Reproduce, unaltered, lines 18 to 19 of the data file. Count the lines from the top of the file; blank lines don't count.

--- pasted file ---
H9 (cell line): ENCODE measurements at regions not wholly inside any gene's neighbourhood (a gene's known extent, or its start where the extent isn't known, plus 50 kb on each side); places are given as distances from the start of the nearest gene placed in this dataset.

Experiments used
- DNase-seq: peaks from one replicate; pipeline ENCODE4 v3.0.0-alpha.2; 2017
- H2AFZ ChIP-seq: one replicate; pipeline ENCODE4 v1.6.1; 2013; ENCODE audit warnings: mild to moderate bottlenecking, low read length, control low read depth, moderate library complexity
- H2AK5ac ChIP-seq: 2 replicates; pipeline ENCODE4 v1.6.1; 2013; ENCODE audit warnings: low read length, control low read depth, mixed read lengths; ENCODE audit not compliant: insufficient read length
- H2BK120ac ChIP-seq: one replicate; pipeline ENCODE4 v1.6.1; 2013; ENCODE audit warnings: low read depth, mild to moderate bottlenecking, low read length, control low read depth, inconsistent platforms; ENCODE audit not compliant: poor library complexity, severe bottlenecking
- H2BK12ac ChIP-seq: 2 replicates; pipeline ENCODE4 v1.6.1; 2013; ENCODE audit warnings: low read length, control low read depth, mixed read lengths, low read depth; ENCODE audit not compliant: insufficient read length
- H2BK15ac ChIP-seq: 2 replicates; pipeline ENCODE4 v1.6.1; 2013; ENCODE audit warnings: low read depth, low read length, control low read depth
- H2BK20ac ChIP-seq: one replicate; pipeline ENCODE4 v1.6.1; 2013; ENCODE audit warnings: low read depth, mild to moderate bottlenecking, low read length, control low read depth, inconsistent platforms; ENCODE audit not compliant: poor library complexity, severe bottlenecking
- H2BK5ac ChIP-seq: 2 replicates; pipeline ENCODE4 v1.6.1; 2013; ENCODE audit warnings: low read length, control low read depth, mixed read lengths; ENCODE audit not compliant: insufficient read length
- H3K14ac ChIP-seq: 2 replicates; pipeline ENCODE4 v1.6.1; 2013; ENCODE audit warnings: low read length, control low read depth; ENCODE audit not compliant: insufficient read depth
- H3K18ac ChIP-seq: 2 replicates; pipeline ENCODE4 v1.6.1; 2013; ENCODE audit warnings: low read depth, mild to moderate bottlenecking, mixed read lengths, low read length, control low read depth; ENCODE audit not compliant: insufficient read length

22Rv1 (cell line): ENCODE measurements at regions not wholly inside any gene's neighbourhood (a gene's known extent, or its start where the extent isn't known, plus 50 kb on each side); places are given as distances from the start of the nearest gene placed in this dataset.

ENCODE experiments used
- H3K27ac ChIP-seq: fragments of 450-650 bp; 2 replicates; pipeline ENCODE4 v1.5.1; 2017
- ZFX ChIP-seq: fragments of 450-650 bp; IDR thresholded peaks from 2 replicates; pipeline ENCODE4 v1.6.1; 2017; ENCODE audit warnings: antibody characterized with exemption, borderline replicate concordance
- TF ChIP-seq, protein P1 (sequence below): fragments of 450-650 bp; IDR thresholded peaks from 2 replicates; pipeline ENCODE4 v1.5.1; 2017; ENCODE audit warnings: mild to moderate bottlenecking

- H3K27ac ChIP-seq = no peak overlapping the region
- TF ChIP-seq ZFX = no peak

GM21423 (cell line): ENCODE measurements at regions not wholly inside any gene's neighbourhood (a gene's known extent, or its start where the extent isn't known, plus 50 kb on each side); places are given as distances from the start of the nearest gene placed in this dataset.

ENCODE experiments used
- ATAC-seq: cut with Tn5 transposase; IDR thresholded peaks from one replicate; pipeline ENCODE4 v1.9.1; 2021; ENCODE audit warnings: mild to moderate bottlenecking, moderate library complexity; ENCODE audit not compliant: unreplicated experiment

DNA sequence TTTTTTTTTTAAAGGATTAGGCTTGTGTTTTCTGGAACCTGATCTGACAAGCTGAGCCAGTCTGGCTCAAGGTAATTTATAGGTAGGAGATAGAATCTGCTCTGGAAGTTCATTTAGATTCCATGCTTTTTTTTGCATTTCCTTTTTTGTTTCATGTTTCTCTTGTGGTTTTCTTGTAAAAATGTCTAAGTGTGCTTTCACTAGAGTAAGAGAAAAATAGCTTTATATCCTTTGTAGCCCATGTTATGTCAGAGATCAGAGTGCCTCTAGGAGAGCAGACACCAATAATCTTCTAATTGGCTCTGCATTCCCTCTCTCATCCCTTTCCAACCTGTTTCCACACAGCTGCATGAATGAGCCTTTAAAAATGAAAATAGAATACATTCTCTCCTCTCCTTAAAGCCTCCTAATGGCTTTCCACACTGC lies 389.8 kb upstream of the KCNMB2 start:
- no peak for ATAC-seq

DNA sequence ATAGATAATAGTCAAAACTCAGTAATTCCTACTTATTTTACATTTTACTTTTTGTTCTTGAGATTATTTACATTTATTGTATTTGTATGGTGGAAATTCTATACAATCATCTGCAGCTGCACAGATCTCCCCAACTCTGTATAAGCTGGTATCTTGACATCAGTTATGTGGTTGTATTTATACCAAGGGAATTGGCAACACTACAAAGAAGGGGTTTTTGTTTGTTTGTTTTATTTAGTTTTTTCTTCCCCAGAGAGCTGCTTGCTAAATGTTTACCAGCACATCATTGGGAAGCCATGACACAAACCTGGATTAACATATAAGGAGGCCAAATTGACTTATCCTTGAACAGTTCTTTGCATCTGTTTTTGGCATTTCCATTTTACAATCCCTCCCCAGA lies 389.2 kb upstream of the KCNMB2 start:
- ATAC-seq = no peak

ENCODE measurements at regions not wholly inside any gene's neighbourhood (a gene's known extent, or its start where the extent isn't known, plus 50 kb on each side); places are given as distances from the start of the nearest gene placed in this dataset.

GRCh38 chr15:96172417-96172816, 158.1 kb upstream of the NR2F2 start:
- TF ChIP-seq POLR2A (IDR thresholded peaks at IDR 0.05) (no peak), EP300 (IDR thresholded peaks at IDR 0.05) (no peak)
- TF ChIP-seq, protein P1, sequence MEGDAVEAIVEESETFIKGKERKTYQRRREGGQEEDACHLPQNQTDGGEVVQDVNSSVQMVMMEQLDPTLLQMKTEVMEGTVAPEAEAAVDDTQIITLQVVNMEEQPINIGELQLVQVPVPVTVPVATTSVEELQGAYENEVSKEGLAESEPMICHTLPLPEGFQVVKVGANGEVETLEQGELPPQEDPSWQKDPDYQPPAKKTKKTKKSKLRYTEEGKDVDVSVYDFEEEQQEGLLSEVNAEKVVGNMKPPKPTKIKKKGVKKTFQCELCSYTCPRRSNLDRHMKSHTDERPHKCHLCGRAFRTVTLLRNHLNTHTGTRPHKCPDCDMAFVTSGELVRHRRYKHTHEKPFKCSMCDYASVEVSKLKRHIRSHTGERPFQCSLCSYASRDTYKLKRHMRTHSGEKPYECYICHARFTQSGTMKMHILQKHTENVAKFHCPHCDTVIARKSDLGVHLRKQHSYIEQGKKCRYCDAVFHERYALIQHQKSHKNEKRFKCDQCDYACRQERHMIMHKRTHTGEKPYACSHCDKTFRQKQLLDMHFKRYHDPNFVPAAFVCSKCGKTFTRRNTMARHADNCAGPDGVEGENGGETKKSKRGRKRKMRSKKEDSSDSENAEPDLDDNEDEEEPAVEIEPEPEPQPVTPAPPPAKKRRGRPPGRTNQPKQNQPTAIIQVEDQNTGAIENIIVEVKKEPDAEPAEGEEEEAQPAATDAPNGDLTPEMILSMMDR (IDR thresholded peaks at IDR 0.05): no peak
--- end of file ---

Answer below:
- H3K27ac ChIP-seq = no peak overlapping the region
- TF ChIP-seq ZFX = no peak